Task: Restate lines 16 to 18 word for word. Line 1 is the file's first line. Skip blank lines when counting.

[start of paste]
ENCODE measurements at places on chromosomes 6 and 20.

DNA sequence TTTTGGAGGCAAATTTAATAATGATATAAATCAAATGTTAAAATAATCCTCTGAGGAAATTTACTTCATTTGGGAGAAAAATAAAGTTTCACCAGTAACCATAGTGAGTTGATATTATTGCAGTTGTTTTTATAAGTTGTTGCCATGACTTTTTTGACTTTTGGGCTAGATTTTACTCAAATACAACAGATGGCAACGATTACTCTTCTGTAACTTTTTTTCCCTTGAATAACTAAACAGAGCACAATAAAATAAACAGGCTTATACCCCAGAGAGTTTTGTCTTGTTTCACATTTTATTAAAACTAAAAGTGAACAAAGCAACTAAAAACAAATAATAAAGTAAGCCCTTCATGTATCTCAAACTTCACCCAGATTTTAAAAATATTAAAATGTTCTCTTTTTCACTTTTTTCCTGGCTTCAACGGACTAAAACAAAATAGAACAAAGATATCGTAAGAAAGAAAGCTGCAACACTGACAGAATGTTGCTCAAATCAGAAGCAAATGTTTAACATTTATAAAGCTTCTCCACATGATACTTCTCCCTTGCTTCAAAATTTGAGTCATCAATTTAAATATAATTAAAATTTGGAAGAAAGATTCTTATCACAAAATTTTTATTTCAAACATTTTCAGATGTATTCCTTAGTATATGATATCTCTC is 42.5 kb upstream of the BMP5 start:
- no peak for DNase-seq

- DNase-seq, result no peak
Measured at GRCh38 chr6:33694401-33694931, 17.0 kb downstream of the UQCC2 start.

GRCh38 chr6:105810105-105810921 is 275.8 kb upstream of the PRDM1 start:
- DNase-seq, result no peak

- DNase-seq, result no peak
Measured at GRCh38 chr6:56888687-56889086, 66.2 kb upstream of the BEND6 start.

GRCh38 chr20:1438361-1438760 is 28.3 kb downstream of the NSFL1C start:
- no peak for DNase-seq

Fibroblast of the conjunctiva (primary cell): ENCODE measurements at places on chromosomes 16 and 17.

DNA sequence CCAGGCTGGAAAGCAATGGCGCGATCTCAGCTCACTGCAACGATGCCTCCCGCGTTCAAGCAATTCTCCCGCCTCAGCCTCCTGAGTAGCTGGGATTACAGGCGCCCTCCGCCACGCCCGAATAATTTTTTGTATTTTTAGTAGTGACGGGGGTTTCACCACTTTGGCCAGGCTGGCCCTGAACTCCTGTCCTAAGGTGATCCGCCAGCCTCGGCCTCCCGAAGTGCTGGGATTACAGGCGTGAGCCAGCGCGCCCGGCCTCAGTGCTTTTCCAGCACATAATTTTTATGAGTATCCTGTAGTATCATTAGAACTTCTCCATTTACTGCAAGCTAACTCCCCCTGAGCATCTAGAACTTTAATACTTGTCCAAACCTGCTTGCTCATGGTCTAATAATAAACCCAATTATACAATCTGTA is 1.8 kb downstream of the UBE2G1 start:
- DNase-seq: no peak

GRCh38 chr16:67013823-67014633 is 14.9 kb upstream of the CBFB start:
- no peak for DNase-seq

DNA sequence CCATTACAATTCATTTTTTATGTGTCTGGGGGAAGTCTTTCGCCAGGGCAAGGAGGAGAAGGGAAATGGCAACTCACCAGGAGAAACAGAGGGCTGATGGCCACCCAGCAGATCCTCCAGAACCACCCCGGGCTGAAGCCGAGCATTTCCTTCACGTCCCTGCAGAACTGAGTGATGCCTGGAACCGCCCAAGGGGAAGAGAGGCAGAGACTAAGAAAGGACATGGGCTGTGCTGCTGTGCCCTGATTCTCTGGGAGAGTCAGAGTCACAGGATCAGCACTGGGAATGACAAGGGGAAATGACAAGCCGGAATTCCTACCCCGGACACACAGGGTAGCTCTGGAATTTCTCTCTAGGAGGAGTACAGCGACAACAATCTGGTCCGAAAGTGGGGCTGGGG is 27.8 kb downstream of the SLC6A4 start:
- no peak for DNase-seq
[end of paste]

- no peak for DNase-seq

DNA sequence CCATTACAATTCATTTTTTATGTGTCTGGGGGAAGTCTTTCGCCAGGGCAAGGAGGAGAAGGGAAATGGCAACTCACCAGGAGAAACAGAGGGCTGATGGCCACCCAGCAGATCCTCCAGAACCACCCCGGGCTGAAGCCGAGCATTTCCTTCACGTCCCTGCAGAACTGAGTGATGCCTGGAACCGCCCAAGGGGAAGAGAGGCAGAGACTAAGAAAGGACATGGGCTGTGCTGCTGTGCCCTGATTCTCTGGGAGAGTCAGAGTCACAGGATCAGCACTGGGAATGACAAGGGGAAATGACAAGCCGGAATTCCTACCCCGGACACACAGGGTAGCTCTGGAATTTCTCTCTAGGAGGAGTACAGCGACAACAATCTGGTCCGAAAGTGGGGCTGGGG is 27.8 kb downstream of the SLC6A4 start:
- no peak for DNase-seq